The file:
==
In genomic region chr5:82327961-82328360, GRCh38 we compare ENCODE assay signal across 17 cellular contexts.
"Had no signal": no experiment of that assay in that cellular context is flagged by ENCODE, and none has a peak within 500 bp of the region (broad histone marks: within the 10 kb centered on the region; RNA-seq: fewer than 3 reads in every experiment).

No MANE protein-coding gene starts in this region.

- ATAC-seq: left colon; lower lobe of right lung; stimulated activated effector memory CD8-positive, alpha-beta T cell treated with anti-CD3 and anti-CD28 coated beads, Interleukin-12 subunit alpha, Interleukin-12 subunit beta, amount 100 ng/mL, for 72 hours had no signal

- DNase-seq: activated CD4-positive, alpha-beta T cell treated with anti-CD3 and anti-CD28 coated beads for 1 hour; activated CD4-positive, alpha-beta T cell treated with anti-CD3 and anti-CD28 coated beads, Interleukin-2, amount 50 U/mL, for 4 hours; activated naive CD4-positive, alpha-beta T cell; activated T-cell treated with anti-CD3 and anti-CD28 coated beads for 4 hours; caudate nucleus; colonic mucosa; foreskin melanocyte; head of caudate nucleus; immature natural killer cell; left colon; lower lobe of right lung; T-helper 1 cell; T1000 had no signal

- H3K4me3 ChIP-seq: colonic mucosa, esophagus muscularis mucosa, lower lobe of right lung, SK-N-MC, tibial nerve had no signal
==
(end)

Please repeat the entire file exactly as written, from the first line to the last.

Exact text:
In genomic region chr5:82327961-82328360, GRCh38 we compare ENCODE assay signal across 17 cellular contexts.
"Had no signal": no experiment of that assay in that cellular context is flagged by ENCODE, and none has a peak within 500 bp of the region (broad histone marks: within the 10 kb centered on the region; RNA-seq: fewer than 3 reads in every experiment).

No MANE protein-coding gene starts in this region.

- ATAC-seq: left colon; lower lobe of right lung; stimulated activated effector memory CD8-positive, alpha-beta T cell treated with anti-CD3 and anti-CD28 coated beads, Interleukin-12 subunit alpha, Interleukin-12 subunit beta, amount 100 ng/mL, for 72 hours had no signal

- DNase-seq: activated CD4-positive, alpha-beta T cell treated with anti-CD3 and anti-CD28 coated beads for 1 hour; activated CD4-positive, alpha-beta T cell treated with anti-CD3 and anti-CD28 coated beads, Interleukin-2, amount 50 U/mL, for 4 hours; activated naive CD4-positive, alpha-beta T cell; activated T-cell treated with anti-CD3 and anti-CD28 coated beads for 4 hours; caudate nucleus; colonic mucosa; foreskin melanocyte; head of caudate nucleus; immature natural killer cell; left colon; lower lobe of right lung; T-helper 1 cell; T1000 had no signal

- H3K4me3 ChIP-seq: colonic mucosa, esophagus muscularis mucosa, lower lobe of right lung, SK-N-MC, tibial nerve had no signal